The Boston Red Sox agree with ace pitcher David Price on a mega 7-year contract. Are the Sox going to regret dishing out this kind of money? 

By William Chase

The Boston Red Sox made one of the biggest splashes of the 2015 free agency period when they signed ace pitcher David Price (18-5, 2.45 ERA with Detroit Tigers/Toronto Blue Jays in 2015) to a 7-year $217 million contract Tuesday.

The Red Sox need a frontline starter, and Price fits that need in a major way. The runner-up for the AL Cy Young award for 2015 should continue to thrive at Fenway Park, where in his career he’s 6-1 with a 1.95 ERA in 11 starts — the best ERA of any park he’s visited minimum 10 starts, and No. 1 of any pitcher since his 2008 debut.

In 2015 the Sox ranked 24th in ERA among starters (4.39), and 13th in the AL ahead of the Baltimore Orioles and the Detroit Tigers, coincidently both Price and GM Dave Dombrowski’s former team.

Sox’ starters were 59-60 with a 4.39 ERA. The Kansas City Royals, defending World Series champs, finished 12th in the AL in starters’ ERA (4.34), but they compiled a record of 65-53. Their bullpen finished first in AL ERA and compiled a record of 30-14 which goes to show if you are strong in other areas, you can overcome shortcomings.

The Sox’ relief (4.24 ERA) didn’t fare much better than their starters and finished 13th among the AL.

This Price signing is good for the upcoming 2016 season and looks to be for the foreseeable future. With that said, this has disaster written all over it for the length of the contract and the major money that’s involved.

While Boston is a ‘big-market’ club, and are able to pass out and absorb such lucrative contracts, the trend in baseball has been to shy away from the mega-deals in favor of player development.

We’ve seen the New York Yankees go through this time and time again. Remember the opt-out of Alex Rodriguez during the 2007 World Series? Hindsight is 20/20, and maybe they don’t win the 2009 World Series without him — debatable considering they had so many working parts — or make the 2015 playoffs without him.

Then you consider the drama and fallout over Rodriguez’s PED-usage, the suspension following biogenesis, the hip, the constant New York media, and tabloids documenting every A-Rod move.

The point of this isn’t to say David Price is A-Rod. Far from it. Rather, how much better off would the Yankees have been without A-Rod following his 2007 opt-out? It was Rodriguez’s right to opt-out of the 10-year $252 million contact he signed in 2002 as a member of the Texas Rangers.

He was the 2007 MVP and was 36-years-old. The Yankees had previously said they would not re-sign the slugger if he exercised his right to opt-out, and the decision on A-Rod to opt-out meant the Yankees would lose the $21.3 million subsidy they had in agreement with the Texas Rangers at the time of the 2004 trade.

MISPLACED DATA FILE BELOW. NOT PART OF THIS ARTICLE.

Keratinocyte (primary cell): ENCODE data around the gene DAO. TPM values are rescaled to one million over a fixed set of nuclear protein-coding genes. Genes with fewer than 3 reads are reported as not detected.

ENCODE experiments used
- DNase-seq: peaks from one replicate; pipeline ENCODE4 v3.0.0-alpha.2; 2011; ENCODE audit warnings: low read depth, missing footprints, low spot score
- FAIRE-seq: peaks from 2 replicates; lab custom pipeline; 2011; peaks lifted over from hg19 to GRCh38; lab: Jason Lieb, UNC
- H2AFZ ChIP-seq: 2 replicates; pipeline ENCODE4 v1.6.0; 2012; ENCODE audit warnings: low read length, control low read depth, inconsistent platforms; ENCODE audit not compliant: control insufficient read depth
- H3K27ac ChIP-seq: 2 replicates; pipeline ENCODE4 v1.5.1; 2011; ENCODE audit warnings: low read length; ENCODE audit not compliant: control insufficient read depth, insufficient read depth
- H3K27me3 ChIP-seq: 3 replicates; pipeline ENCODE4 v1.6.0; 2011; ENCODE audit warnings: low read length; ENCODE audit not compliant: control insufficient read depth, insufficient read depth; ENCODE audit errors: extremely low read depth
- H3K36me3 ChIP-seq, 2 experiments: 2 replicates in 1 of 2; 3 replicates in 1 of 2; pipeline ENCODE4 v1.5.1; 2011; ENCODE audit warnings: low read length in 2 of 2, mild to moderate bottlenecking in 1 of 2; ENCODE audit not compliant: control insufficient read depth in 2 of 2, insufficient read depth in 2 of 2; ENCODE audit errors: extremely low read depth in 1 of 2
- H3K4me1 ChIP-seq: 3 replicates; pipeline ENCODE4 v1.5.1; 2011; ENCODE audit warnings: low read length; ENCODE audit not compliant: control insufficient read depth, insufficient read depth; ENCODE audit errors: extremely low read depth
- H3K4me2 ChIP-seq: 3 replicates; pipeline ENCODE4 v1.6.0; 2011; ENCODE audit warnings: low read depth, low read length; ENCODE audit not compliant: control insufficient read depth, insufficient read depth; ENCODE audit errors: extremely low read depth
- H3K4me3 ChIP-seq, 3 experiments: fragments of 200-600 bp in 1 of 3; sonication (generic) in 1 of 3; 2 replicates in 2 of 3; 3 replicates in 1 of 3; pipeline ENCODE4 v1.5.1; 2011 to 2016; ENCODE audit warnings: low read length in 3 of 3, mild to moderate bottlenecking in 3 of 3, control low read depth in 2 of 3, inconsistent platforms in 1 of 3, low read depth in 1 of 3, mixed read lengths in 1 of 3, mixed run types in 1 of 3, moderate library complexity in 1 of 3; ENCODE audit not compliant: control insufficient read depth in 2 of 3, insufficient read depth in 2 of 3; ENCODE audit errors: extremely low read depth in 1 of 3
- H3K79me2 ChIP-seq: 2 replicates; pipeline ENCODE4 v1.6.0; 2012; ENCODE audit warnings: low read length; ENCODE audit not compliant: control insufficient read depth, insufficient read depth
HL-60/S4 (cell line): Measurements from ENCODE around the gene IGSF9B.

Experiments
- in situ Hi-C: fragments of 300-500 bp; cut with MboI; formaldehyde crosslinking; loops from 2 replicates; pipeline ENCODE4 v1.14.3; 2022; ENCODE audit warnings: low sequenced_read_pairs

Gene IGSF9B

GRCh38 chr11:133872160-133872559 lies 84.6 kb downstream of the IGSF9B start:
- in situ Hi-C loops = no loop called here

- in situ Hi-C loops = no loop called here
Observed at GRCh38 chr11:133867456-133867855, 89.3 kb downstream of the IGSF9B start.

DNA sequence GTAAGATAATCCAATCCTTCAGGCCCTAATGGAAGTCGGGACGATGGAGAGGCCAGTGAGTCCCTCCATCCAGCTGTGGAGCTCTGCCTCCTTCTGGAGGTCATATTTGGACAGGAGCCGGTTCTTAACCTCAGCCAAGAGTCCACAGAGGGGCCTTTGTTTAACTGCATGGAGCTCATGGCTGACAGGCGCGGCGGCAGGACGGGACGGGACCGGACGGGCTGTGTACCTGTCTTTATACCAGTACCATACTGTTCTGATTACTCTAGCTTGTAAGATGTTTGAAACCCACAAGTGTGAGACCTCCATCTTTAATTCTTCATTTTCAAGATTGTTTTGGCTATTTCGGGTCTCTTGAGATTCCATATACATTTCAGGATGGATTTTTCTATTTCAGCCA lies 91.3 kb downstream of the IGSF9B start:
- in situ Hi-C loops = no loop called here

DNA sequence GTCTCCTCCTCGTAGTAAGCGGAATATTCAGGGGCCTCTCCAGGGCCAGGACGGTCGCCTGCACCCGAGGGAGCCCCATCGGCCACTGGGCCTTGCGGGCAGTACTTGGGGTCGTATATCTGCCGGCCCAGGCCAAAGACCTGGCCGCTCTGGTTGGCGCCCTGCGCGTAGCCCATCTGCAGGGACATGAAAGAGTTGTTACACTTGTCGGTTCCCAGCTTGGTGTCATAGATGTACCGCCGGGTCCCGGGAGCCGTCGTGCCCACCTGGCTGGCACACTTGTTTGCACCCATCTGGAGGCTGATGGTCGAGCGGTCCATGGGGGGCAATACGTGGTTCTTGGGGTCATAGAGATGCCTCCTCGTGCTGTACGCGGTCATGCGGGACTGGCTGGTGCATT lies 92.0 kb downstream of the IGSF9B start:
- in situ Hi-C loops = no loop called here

So naturally the Yankees re-signed A-Rod. Baggage and all. A-Rod was the hottest free agent and he was going to get paid. He would have been someone else’s mess once all the PED-baggage reared its ugly head. Hindsight is 20/20.

CC Sabathia signed with the Yankees the offseason of 2008 and looking over the course of his career in pinstripes, it’s been largely good. Since 2009 he’s 97-56. He decided not to opt-out of his contact following 2011, yet not doing so allowed him to add an extra year to his original 7-year contract.

Between 2013-2015 CC was largely pedestrian, with a record of 23-27 and a 4.81 ERA. Amid the end-of-the season news proclaiming his admittance into alcohol rehab, how great would it be to see CC on his way out of town?

Instead he didn’t opt-out following 2011, but instead agreed to a new deal with New York which ultimately added an additional season and $30 million to his contract. He will be paid $25 million in 2016 and has a vesting option for 2017.

So back to Price.

Elite players are paid for what they have done, not what they’re going to do. This deal goes down as the largest contract ever given to a pitcher in baseball history, and Price will make more than Clayton Kershaw’s 7-year $215 million contract with the Los Angeles Dodgers signed in 2014, and Max Scherzer’s 7-year $210 million deal with the Washington Nationals signed last offseason.

Price will make 30 million annually for three seasons, and then Boston will be on the hook for $31 million and then $32 million the last three years of the contract. Price can opt-out after year three.

It’s just hard to imagine giving a pitcher, even that of ace and former Cy Young winner David Price, over $200 million considering he’s already 30-years-old but more importantly, he’s a different pitcher in October.

While he has a cumulative career record of 104-56 and a 3.09 ERA during the regular season, he’s only 2-7 in the playoffs with an ugly 5.12 ERA. His two wins in October have come in relief: his rookie season with the Tampa Bay Rays when he came into his career as a reliever, and this past season, when he lost his spot in the rotation and went three innings in relief for Toronto during the ALDS.

As the case with free agents: buyer beware. Time will tell if the Boston Red Sox bit off more than they can chew.

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William Chase is editor at Elite Sports NY, and has been featured on such prominent websites including Bleacher Report. William is also currently the Marketing & Media Relations Intern for the Augusta GreenJackets.